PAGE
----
NASA SBIR 2010 Solicitation

FORM B - PROPOSAL SUMMARY


PROPOSAL NUMBER: 10-1 A2.01-8684
SUBTOPIC TITLE: Materials and Structures for Future Aircraft
PROPOSAL TITLE: Physics-based Modeling of Foreign Object Damage in Ceramic Matrix Composites

SMALL BUSINESS CONCERN (Firm Name, Mail Address, City/State/Zip, Phone)
Firehole Technologies, Inc.
210 S 3RD ST SUITE 202
Laramie, WY 82070 - 3658
(307) 460-4763

PRINCIPAL INVESTIGATOR/PROJECT MANAGER (Name, E-mail, Mail Address, City/State/Zip, Phone)
Ray S Fertig
fertigr@fireholetech.com
210 S 3RD ST SUITE 202
Laramie, WY 82070 - 3658
(307) 460-4763 Extension :204

Estimated Technology Readiness Level (TRL) at beginning and end of contract:
Begin: 2
End: 3

TECHNICAL ABSTRACT (Limit 2000 characters, approximately 200 words)
In this Phase I SBIR, Firehole Technologies will develop proof-of-concept modeling framework for a multiscale physics-based modeling tool for predicting foreign object damage in ceramic matrix composites (CMCs). We will accomplish this by adapting the core technology, multicontinuum theory (MCT), from our existing industry-leading software analysis tool, Helius:MCT, to the problem of impact damage in CMCs. Our approach will involve modeling the composite at three levels: constituent level (fiber, matrix, interphase), mesostructure-level (fiber tow architecture), and macrostructure level (impact test of a multi-ply laminate). The mesostructure and macrostructure will be modeled using an explicit finite element analysis code. The constituent level modeling will be carried out using MCT, which permits constituent stresses and strains to be exactly determined from composite-average strain. The objective of the Phase I effort is to develop the modeling framework and compare predicted results with published experimental results. In-depth study of ceramic physics, development of an experimental validation program, and commercialization of the software would be part of a Phase I effort.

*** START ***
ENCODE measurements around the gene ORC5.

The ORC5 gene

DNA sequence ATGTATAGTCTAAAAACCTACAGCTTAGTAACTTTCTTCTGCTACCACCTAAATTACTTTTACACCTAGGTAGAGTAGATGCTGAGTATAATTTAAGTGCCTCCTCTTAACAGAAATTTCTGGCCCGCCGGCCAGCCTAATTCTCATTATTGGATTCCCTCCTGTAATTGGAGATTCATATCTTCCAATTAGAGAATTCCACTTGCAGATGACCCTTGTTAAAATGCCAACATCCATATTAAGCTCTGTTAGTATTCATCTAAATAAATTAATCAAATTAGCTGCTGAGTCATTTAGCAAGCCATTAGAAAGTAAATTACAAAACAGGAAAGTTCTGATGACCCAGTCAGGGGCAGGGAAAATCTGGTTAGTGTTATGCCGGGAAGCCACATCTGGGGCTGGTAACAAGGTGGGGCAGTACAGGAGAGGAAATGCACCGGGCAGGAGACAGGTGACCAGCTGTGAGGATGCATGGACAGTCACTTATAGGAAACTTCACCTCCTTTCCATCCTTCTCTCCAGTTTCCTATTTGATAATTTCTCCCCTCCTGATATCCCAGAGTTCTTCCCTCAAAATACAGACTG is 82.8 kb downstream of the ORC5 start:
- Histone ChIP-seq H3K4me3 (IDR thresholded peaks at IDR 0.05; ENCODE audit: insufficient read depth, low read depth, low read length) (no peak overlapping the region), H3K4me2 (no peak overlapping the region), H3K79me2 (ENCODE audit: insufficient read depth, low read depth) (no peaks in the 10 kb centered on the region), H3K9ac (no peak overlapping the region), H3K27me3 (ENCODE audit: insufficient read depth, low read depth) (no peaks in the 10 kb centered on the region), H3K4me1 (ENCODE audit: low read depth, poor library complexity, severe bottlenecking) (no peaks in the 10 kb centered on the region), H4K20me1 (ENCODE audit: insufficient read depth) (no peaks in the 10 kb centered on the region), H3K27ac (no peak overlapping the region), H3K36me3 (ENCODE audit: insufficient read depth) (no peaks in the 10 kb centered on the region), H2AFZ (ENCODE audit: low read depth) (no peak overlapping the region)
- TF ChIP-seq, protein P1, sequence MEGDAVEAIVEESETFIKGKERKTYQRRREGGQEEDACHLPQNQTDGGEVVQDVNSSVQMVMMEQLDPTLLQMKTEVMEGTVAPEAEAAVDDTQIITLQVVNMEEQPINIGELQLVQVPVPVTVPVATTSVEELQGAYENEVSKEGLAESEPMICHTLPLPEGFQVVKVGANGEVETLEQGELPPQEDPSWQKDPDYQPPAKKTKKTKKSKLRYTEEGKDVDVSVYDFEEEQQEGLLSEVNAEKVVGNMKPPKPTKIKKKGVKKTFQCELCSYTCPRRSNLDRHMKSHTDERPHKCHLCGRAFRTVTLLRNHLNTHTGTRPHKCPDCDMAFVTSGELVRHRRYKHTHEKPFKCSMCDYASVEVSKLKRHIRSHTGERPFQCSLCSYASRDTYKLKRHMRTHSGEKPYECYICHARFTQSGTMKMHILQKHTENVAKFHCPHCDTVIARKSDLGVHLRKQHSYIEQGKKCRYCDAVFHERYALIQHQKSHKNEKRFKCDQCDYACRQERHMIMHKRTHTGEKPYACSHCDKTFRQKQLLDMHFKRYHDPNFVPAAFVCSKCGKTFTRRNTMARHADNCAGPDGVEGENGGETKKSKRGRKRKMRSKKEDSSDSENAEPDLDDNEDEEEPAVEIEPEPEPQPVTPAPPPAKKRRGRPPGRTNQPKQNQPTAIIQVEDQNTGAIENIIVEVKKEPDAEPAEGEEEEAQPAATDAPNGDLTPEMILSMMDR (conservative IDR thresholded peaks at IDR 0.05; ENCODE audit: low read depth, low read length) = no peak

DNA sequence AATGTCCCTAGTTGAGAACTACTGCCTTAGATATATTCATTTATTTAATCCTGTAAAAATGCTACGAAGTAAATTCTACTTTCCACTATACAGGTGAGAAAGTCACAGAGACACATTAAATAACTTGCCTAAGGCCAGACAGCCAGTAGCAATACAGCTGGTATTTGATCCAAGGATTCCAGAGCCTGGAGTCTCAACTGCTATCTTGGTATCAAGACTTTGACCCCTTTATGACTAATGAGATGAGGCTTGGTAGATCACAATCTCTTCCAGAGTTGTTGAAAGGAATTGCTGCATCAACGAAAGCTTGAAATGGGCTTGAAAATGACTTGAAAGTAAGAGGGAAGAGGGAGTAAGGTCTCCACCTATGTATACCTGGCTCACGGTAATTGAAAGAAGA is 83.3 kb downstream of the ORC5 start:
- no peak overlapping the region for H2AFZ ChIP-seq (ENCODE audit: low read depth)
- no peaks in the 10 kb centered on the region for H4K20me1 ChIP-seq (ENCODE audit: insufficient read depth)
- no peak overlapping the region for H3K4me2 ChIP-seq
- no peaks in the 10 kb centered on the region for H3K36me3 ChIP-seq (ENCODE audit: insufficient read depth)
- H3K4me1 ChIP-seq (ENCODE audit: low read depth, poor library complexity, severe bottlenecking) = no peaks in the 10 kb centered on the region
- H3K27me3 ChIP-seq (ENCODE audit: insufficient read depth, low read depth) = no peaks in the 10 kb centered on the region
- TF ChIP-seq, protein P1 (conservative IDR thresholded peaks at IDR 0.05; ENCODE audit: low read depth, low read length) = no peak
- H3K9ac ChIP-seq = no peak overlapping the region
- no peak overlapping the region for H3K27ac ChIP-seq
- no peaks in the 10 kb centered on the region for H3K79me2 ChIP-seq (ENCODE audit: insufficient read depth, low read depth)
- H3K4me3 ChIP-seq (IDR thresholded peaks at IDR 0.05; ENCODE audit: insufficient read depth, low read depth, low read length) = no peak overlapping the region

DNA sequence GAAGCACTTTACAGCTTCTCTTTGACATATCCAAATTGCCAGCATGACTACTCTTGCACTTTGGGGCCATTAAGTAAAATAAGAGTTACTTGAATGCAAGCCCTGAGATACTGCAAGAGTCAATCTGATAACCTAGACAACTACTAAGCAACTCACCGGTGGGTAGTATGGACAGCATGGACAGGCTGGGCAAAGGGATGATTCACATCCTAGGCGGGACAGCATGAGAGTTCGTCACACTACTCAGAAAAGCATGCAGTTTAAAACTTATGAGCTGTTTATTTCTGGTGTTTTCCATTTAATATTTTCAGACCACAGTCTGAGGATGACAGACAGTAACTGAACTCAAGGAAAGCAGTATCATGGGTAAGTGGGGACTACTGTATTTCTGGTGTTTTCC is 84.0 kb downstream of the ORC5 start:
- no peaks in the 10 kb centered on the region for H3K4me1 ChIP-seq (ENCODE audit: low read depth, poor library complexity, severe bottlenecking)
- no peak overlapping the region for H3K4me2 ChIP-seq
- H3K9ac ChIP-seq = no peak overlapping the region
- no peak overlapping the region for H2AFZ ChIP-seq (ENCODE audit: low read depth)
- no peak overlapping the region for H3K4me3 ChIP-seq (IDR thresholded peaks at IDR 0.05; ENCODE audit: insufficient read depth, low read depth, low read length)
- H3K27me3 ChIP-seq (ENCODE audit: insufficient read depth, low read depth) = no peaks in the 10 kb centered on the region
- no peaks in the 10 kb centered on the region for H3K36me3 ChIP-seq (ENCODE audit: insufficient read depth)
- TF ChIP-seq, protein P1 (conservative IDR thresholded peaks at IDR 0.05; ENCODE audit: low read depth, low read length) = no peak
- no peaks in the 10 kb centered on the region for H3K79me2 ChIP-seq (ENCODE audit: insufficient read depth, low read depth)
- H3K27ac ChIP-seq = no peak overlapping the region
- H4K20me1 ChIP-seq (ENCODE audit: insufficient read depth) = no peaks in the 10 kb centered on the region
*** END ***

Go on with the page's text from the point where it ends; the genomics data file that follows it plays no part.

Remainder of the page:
POTENTIAL NASA COMMERCIAL APPLICATIONS (Limit 1500 characters, approximately 150 words)
The primary NASA applications are the hypersonic, supersonic, and subsonic fixed wing programs. In the hypersonics program heat resistant structural components are needed, for which CMCs are used. Furthermore, combustor panels used in scramjet or ramjet technologies require robust performance and high temperatures, which CMCs could provide. The tools developed under this SBIR would enable designers of these components to select materials and material structures based on virtual testing rather than expensive experimental tests.
The Supersonics and Subsonic Fixed Wing programs have similar needs. Namely, turbine housing and turbine blades must operate at high temperature with the potential for high velocity impact damage from foreign objects. The tools developed under this SBIR are specifically designed to address these issues and would provide rapid assessment of structural performance of CMCs under FOD without resorting to tests.

POTENTIAL NON-NASA COMMERCIAL APPLICATIONS (Limit 1500 characters, approximately 150 words)
The initial primary target market for a suite of analysis tools for CMCs is with the U.S. Department of Defense and their Tier 1 OEMs. Firehole Technologies, with a successful history within the Air Force, is uniquely positioned to apply this SBIR technology in the design and analysis of next-generation warfighting capabilities. Pratt and Whitney-Rocketdyne is a primary candidate for a commercialization partner, as indicated in their letter of support for this proposal. In addition, through past and existing contracts, Firehole has experience utilizing existing methodology for composite structures built by many of the major DoD prime contractors including: Lockheed Martin, United Launch Alliance, ATK, and Boeing. All of these companies are potential commercialization partners for the proposed technologies.

TECHNOLOGY TAXONOMY MAPPING (NASA's technology taxonomy has been developed by the SBIR-STTR program to disseminate awareness of proposed and awarded R/R&D in the agency. It is a listing of over 100 technologies, sorted into broad categories, of interest to NASA.)
Ceramics
Composites
Models & Simulations (see also Testing & Evaluation)
Simulation & Modeling
Software Tools (Analysis, Design)
Structures
Textiles
Verification/Validation Tools


Form Generated on 09-03-10 12:12